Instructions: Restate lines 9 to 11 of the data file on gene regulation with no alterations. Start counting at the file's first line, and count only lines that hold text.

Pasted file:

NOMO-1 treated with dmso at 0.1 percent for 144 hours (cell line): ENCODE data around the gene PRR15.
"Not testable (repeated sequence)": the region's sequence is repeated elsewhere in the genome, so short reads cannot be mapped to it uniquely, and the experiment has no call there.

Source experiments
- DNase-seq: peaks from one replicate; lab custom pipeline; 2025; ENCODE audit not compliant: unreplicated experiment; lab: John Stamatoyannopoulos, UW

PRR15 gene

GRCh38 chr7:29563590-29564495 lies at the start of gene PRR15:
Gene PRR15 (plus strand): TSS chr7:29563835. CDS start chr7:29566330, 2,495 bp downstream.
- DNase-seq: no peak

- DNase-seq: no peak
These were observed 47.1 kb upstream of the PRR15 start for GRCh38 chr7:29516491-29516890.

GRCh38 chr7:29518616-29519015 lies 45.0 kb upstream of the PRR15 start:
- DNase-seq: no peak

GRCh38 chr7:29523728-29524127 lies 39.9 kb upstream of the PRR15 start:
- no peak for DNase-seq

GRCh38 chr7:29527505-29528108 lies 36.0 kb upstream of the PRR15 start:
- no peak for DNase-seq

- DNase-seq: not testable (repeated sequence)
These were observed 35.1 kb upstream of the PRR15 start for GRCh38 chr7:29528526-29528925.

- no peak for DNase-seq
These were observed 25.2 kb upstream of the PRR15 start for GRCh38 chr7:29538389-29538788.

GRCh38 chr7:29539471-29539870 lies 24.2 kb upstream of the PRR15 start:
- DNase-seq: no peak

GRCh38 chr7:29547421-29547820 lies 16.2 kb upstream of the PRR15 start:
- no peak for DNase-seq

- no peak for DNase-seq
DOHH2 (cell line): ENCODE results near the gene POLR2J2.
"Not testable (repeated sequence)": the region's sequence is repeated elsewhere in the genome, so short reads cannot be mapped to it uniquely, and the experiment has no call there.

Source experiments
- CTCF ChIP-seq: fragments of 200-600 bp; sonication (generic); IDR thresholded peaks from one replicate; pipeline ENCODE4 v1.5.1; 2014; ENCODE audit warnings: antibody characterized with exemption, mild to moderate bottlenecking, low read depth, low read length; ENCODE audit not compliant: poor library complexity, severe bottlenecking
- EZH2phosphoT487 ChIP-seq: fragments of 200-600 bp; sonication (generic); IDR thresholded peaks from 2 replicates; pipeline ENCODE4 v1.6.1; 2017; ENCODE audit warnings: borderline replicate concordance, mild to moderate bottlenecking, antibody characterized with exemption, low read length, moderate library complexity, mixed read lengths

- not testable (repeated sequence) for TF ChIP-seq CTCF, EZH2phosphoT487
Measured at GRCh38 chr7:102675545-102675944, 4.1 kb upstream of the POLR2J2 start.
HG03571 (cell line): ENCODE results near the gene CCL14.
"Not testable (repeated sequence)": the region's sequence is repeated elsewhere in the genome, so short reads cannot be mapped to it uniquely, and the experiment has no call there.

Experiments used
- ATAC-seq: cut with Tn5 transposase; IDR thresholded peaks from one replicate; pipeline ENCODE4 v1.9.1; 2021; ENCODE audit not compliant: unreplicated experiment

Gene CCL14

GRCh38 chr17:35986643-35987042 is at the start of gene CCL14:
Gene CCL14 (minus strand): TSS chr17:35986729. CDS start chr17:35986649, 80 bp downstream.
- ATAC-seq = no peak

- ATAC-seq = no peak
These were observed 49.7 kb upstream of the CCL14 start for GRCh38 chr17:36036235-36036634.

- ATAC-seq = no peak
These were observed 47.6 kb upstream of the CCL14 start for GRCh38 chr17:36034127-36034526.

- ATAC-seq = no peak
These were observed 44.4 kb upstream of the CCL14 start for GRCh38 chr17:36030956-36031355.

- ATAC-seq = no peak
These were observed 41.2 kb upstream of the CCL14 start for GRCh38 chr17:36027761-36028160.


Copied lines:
- DNase-seq: no peak
These were observed 47.1 kb upstream of the PRR15 start for GRCh38 chr7:29516491-29516890.

GRCh38 chr7:29518616-29519015 lies 45.0 kb upstream of the PRR15 start: